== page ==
Monday, 18 March 2013


“Old age, believe me, is a good and pleasant thing. It is true you are gently shouldered off the stage, but then you are given such a comfortable front stall as a spectator.” - Confucius

We watched a delightful movie at the weekend, which provided us with an opportunity to relax, sit back and enjoy a thoughtful, amusing and poignant statement on old age. It was John Madden’s 2011 “The Best Exotic Marigold Hotel", starring Judi Dench, Bill Nighy, Dev Patel, Penelope Wilton, Tom Wilkinson, Celia Imrie, Ronald Pickup and Maggie Smith. The film is based on the novel “These Foolish Things” by Deborah Moggach, with a screenplay by Ol Parker.

The film concerns a motley group of British retirees who for different reasons, decide to “outsource” their retirement to exotic India. The grounds for moving there are varied and range from the economic, to the medical, to the lure of adventure, to the call of the past. They are attracted by advertisements for the newly-restored best, exotic “Marigold Hotel”, near Jaipur, but when they arrive they find an ancient, crumbling palace which is merely a shadow of its former glorious self. It is run by a young, inexperienced but enthusiastic landlord who has his own battles to fight. The interactions amongst the British tourists themselves as well as their interactions with the Indians are a source of humour, exasperation, sympathy, pleasure and perplexity for the viewer – not to mention the complex goings-on amongst the Indians.

The movie provides a wonderful vehicle for the talents of the geriatric British cast. Maggie Smith playing a prejudiced Englishwoman forced to “live in hell” is a wonderful study in small-minded parochialism, which nevertheless is ripe for redemption. Judi Dench acts wonderfully the role of a woman searching to find herself as a widow who in the past has relied too much on her husband. Nighy and Wilton play a couple with old scars and deep marital problems, brought to the fore by their recent penury and their forced expatriation to an India that is fascinating to one but repugnant to the other. Ronald Pickup plays a randy old man who is in search of paramours, while Imrie is the former society divorcée (with many notches on her belt) who searches for her next rich husband (or maybe that should be, victim…).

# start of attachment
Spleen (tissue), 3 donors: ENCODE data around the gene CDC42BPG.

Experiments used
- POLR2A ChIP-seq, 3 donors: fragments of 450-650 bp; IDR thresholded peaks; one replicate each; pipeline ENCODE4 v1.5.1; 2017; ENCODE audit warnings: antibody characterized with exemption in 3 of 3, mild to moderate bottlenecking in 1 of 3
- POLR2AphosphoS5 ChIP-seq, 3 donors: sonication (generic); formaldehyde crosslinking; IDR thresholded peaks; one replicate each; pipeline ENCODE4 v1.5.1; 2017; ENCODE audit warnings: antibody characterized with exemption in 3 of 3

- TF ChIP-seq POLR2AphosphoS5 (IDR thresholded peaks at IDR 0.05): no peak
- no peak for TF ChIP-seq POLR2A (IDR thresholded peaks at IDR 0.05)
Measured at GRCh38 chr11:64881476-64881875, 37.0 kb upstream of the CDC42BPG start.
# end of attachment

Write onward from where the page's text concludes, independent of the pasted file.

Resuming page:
Perhaps the most poignant role is played by Tom Wilkinson, a newly-retired high court judge who has come to India to find the long-lost love of his youth. Dev Patel hams it up slightly as the landlord, and represents the young, vibrant India, which is desperate to catch up with the rest of the world and take the opportunities offered by rapid development. He has to fight not only to succeed as the hotel owner, but he also must defend his love, which is attacked by his traditional and all-too-sensible mother.

This is an intelligent, thoughtful movie with its fair share of wry humour, poignant moments, love and hate, pleasantry and seriousness. It makes a comment on old age and youth, love and lust, tradition and progress, prejudice and tolerance, religious fervour and agnosticism. It is an ensemble piece that works the plot in multihued threads, as the characters’ lives ravel and unravel, working their way in patterns created by the warp and woof of the story.

We enjoyed the film immensely and although it is not a particularly deep film nor is it one that will give you deep belly laughs, it combines humour and melancholy in the right doses to give one a pleasant viewing experience that is tinged with the right amount of poignancy to make it suitably bitter-sweet and perfect for a lazy Sunday afternoon, while the rain is falling outside. We recommend this film and give it a rating of 7.5/10.

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